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Patient barriers to initial genetic risk assessment and follow up

Person, Dyanna (2017) Patient barriers to initial genetic risk assessment and follow up. Master Essay, University of Pittsburgh.

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Abstract

Breast cancer is a major public health concern. Before the recent increase in knowledge regarding breast cancer genetics and the development of BRCA testing, evaluating an individual’s risk of developing breast cancer was tedious. Women who test positive for known pathogenic BRCA mutations have a 40-66% lifetime risk of developing Breast Cancer. Identifying individuals at risk for the disease is beneficial for treating and for preventing the development of breast cancer. Doing so will lessen disease burden, decrease the resources used to treat the disease and increase quality of life for those with the mutations due to the availability of early interventions to those who screen positive. Genetic health care and interventions are becoming more accessible and accepted. Unfortunately, breast cancer risk assessment is still underutilized despite its ability to decrease mortality rates and increase quality of life when used appropriately. African American women are greatly affected by this as mortality rates are higher than Caucasians despite having lower breast cancer incidence rates. Our project was designed to identify patient barriers to breast cancer genetic risk assessment and follow up. We conducted a cross-sectional survey which was implemented in a predominately African American health clinic. We investigated differences in perceptions ad barrier due to religion, medical mistrust, education and stigma by race. Results suggested that African American patients were more likely to see religion as a barrier in unadjusted analysis with a p value of .027. Once we adjusted for age income and education it was no longer significant. After adjustment, we also found that Medical Mistrust was a significant barrier for African American patients. More work is needed to understand reasons for these barriers and solutions for combating them.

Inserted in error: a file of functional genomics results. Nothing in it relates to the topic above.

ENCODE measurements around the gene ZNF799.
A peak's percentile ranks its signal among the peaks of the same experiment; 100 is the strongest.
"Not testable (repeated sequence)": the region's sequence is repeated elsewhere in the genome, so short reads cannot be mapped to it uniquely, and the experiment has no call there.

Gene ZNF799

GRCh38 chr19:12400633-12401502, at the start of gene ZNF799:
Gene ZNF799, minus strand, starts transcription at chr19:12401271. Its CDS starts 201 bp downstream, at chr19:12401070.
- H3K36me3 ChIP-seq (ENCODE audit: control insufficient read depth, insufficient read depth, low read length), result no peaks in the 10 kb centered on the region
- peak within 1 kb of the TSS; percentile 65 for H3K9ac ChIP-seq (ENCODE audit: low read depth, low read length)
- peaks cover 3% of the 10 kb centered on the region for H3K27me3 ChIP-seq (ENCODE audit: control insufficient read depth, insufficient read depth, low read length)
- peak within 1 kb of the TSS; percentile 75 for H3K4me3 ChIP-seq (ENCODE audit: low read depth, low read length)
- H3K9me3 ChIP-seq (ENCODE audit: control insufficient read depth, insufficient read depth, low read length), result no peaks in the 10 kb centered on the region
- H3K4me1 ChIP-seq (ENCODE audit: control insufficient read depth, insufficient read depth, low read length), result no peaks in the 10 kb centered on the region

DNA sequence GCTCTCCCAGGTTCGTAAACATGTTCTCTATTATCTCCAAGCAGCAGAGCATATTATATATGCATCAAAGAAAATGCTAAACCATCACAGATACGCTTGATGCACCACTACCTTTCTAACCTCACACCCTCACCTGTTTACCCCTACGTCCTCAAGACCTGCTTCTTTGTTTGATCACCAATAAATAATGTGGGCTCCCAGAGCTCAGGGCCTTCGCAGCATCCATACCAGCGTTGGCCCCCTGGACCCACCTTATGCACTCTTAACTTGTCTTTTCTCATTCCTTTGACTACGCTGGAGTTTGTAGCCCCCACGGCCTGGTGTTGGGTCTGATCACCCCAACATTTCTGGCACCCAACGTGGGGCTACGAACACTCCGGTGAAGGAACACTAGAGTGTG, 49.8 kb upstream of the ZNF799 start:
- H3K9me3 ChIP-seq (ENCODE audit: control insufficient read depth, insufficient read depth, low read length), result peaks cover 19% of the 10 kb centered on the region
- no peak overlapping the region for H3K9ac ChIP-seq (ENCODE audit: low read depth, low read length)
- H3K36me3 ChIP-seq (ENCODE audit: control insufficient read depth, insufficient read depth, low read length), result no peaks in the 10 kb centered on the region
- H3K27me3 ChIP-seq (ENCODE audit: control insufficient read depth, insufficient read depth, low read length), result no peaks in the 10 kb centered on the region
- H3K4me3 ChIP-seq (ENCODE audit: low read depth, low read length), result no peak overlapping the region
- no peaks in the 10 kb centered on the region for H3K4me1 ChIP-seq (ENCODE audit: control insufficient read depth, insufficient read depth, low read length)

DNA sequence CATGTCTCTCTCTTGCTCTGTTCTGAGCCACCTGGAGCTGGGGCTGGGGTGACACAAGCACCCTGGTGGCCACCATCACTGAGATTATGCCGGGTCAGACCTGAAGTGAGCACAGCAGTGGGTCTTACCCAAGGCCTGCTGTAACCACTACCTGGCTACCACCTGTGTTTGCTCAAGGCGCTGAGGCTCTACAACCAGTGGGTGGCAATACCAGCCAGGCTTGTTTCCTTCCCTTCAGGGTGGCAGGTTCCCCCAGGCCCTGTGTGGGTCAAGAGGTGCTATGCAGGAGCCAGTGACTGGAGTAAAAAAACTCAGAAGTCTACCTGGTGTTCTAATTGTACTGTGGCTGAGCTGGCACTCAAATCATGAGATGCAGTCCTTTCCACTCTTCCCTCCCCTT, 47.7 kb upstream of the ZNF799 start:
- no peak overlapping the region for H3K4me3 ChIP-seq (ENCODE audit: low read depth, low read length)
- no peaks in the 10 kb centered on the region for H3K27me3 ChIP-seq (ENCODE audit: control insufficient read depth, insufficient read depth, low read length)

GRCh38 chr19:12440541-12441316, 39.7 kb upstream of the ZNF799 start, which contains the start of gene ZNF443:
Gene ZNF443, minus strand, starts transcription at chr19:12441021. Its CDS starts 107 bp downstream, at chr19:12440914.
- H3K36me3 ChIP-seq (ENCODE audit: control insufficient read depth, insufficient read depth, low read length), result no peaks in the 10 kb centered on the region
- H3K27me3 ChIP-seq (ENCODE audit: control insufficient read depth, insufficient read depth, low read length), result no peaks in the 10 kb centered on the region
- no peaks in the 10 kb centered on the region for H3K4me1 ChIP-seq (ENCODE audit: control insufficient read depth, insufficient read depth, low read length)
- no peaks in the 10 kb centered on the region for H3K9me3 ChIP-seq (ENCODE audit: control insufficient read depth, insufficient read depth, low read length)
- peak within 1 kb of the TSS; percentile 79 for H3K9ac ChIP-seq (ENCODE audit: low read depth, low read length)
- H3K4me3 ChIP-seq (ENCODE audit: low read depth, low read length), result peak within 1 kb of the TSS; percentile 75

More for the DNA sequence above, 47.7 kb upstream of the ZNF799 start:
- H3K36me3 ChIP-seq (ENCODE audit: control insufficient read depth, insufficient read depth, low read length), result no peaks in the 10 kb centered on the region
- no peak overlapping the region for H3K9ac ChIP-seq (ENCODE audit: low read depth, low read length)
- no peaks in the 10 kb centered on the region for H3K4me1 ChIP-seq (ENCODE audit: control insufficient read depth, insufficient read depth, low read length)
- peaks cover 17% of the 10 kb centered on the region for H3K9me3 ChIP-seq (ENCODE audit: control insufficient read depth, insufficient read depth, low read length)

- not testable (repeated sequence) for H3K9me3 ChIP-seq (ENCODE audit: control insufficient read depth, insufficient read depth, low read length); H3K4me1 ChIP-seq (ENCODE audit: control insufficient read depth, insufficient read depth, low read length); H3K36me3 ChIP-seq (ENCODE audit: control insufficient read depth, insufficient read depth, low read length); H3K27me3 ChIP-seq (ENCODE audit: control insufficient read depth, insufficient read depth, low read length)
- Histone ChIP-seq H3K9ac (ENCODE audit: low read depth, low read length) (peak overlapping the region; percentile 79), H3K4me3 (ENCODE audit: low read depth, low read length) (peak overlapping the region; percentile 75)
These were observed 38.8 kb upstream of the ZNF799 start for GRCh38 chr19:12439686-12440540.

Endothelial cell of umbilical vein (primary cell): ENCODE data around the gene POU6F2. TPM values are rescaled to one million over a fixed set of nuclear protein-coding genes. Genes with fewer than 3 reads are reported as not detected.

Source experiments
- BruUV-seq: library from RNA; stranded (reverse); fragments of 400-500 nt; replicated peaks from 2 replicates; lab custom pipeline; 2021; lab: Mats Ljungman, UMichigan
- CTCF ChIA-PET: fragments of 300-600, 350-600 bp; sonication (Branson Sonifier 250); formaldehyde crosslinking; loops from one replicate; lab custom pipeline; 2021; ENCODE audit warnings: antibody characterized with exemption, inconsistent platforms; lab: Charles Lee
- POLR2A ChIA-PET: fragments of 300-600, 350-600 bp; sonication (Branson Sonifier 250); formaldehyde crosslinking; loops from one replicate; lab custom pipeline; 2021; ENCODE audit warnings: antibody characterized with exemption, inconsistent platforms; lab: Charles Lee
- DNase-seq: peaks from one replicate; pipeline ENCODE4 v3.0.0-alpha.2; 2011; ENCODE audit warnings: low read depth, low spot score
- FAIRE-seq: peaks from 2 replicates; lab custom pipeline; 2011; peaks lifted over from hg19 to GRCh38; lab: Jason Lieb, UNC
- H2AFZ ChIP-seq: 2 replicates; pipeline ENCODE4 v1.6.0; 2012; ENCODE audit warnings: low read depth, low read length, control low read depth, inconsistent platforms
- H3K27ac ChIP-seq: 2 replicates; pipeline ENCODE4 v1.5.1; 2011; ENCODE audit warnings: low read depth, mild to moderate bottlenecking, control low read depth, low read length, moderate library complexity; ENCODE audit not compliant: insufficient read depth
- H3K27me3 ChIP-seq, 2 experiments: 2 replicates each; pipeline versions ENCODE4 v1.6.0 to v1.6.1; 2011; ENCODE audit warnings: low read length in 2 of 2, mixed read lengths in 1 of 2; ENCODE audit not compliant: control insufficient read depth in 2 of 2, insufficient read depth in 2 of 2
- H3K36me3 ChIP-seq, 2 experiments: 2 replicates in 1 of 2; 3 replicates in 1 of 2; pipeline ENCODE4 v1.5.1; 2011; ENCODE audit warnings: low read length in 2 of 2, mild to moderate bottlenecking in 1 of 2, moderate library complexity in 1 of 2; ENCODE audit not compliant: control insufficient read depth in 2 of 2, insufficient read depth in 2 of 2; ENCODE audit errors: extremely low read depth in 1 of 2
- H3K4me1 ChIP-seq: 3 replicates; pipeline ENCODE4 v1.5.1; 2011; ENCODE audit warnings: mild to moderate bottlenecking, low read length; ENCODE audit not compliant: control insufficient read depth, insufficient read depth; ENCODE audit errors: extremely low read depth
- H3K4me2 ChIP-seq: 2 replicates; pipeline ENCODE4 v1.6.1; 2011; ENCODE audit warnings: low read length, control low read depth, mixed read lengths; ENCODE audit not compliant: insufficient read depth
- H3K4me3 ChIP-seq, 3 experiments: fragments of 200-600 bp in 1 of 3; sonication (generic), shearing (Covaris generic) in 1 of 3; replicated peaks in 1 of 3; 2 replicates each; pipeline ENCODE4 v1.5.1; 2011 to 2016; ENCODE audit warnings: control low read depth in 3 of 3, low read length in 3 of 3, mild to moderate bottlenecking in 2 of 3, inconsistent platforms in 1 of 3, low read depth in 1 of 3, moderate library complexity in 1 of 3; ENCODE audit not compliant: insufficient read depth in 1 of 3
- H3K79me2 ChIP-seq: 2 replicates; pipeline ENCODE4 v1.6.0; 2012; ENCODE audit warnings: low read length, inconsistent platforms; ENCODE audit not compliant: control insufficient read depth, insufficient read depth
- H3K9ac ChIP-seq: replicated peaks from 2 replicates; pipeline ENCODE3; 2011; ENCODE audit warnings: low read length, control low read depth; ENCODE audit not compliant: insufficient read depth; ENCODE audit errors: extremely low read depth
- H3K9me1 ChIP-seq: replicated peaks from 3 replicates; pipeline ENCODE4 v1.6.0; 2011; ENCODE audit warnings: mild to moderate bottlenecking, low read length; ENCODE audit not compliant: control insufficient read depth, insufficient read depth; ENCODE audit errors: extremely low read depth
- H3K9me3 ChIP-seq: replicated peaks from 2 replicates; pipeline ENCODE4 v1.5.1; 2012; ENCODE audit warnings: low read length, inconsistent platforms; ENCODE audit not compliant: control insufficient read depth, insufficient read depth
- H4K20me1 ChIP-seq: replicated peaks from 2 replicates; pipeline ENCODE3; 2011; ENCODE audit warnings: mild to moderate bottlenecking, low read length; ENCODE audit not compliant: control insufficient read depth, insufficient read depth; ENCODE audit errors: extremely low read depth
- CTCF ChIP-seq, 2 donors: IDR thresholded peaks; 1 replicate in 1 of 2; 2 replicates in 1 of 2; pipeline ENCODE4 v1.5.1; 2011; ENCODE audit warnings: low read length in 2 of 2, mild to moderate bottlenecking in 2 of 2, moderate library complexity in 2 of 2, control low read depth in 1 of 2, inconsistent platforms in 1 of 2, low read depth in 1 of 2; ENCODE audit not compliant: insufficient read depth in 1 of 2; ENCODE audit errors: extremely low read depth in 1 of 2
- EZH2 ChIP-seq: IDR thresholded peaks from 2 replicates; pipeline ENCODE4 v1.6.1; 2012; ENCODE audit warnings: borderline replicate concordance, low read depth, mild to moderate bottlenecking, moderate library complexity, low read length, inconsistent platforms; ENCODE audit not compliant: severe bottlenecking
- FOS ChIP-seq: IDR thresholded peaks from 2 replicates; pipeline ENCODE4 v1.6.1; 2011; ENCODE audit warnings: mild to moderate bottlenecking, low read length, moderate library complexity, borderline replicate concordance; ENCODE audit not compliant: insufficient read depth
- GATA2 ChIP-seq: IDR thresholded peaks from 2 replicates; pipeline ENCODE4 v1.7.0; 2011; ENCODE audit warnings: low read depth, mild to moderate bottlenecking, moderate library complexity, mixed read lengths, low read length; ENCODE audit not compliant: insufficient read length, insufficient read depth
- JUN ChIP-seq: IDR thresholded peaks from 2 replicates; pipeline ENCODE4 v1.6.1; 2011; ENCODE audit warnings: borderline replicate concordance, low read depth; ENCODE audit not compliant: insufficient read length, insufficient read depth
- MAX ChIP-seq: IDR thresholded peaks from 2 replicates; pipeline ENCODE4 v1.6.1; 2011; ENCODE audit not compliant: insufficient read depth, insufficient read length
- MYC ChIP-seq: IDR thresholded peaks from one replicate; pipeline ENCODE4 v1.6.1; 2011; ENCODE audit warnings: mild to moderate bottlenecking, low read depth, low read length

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Details

Item Type: Other Thesis, Dissertation, or Long Paper (Master Essay)
Status: Unpublished
Creators/Authors:
CreatorsEmailPitt UsernameORCID
Person, Dyannadmp55@pitt.eduDMP55
Contributors:
ContributionContributors NameEmailPitt UsernameORCID
Committee ChairKammerer, Candacecmk3@pitt.educmk3UNSPECIFIED
Committee MemberGary-Webb, Tiffanytgary@pitt.edutgaryUNSPECIFIED
Date: 2017
Date Type: Submission
Publisher: University of Pittsburgh
Institution: University of Pittsburgh
Schools and Programs: Graduate School of Public Health > Human Genetics
Degree: MPH - Master of Public Health
Thesis Type: Master Essay
Refereed: Yes
Date Deposited: 09 Aug 2017 13:49
Last Modified: 05 Sep 2017 19:55
URI: http://d-scholarship.pitt.edu/id/eprint/31652

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